A Picavet rig is a very common type of KAP/BAP rig, I've added it to the juice bottle in a fairly...
Public Lab is an open community which collaboratively develops accessible, open source, Do-It-Yourself technologies for investigating local environmental health and justice issues.
Public Lab chatroom
Reset your password
Read more: publiclab.org/n/752
A Picavet rig is a very common type of KAP/BAP rig, I've added it to the juice bottle in a fairly simple way, using 1/2" key rings.
It makes a good Zip line attachment, and looks like it might provide better stability, especially in light wind, than the single line + fin system we've been using.
I did this Help out by offering feedback!
None yet. Be the first to post one!
I love how simple this is. Looking forward to trying it out, thanks!
This is a very interesting take on the Picavet. I do have a couple of comments. First, as I understand it one of the important design aspects of a Picavet is that the strings need to move freely rather than being tied off at the rig attachment points. Many people, including myself, use tiny little blocks to cut down on friction. However, the use of single links of bike chains and o-rings (like the one in the design here) are also common solutions. I’d suggest trying out a model wherein the string is not tied either to the cross at the top or to the rings on the attachment point of the rig, but rather the single line of string is free at both ends. I see the link to David Hunt’s nice page on Picavets. Davids page shows the line moving freely through the rig attachment points. The page illustrates the little Pekabe Blocks I mentioned, but also shows some examples where simple rings are employed.
In terms of Picavet design, James Gentles has done some really interesting tests and comparisons. He found that an X wherein one side is considerably longer (wide narrow) is more stable than an X of equal lengths (either large or small). I have tried both wide-narrow and small styles myself and following James’s conclusions, I find that a Picavet wherein one axis of the X is longer (wide-narrow) is much more stable than small. I’ve not tried the “large” configuration. I find that the gains from the wide-narrow picavet are really significant when using simple and light rigs like the hallmark grassrootsmapping soda bottle design (that is oh so elegant).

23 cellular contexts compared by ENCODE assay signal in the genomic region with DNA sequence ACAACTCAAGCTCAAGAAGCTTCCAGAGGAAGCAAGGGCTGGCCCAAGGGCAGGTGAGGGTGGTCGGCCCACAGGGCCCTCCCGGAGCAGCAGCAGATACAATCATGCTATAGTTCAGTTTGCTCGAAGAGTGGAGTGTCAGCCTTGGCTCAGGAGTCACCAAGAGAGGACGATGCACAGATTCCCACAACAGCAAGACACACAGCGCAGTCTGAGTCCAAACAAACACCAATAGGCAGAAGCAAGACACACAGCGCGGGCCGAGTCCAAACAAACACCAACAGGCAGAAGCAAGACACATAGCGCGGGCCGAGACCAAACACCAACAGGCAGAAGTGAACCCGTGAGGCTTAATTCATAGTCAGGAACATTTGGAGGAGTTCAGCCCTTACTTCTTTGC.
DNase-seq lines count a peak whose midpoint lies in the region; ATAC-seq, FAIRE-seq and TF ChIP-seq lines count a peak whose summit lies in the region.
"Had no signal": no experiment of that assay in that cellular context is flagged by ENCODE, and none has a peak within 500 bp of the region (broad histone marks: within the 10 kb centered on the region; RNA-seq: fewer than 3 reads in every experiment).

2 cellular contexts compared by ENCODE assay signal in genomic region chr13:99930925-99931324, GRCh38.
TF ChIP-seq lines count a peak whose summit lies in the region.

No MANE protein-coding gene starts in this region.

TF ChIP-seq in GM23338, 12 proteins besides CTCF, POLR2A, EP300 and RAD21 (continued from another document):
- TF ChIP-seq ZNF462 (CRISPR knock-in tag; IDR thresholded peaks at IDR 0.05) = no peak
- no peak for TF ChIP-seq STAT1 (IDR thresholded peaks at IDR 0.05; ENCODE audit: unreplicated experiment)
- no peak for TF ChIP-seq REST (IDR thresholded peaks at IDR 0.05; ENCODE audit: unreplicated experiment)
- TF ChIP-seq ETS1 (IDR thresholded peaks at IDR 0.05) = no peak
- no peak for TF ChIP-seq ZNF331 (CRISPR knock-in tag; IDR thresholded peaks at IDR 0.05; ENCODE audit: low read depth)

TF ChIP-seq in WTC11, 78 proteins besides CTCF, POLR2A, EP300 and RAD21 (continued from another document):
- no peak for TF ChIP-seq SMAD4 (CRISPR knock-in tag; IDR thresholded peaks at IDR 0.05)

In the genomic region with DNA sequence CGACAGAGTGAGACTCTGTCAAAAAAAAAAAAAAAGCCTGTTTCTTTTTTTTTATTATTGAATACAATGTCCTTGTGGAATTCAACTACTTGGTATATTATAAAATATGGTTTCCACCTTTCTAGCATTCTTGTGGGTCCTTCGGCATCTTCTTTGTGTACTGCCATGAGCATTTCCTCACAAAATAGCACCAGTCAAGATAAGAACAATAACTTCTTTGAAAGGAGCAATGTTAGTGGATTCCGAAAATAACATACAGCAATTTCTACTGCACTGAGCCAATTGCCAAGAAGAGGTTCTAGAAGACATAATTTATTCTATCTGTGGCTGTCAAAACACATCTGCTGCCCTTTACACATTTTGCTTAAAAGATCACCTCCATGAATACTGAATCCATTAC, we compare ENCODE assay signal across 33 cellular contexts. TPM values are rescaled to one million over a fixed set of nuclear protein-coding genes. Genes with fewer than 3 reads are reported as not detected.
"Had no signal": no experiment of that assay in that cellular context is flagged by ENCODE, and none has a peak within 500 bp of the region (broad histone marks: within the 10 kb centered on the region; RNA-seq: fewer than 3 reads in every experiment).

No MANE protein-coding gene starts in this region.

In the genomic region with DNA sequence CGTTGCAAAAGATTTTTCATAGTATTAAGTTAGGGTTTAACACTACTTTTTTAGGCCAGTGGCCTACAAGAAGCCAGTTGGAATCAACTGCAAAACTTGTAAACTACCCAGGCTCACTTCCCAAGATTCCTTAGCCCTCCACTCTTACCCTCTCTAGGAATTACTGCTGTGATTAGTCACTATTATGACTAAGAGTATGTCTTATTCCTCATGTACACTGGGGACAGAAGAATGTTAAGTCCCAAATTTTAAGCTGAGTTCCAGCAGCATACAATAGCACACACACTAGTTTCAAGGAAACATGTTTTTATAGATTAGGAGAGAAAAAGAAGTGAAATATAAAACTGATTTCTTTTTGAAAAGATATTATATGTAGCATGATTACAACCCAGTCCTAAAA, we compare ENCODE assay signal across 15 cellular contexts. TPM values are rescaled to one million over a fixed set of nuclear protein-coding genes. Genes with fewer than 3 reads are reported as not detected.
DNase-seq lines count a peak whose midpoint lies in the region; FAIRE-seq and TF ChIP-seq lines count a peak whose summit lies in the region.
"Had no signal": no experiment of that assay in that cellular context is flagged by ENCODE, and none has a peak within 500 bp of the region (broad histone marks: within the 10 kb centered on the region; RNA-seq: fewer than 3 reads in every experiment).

I can’t seem to find a copy of the original paper by Pierre Picavet, but I’ll keep looking. In the mean time, here is a webpage that details the experiments done by James.
Lastly, Scott Armitage has found that a single long line is very effective at stabilizing and he’s exploited this with a very simple rig that looks much like some flavors of the soda bottle rig. There is more discussion of this system on the KAP discussion board, but it seems down this morning. In the mean time, here is an image of Scotts rig design. It is coupled with a single long line of string that attaches to the kite twine.
Are there any instructions of this design or a larger quantity of detailed pictures?
Is this a question? Click here to post it to the Questions page.
In addition to those in the Flickr feed.
no, there aren't. sorry. I usually don't fly this rig and just go for the regular long-line version.
You must be logged in to comment.
This is marked this as an activity for others to try.
Try it now
Click here to add some more details.
How long does this activity take?
How hard is this activity?
What kind of activity is it?
What is it's current status?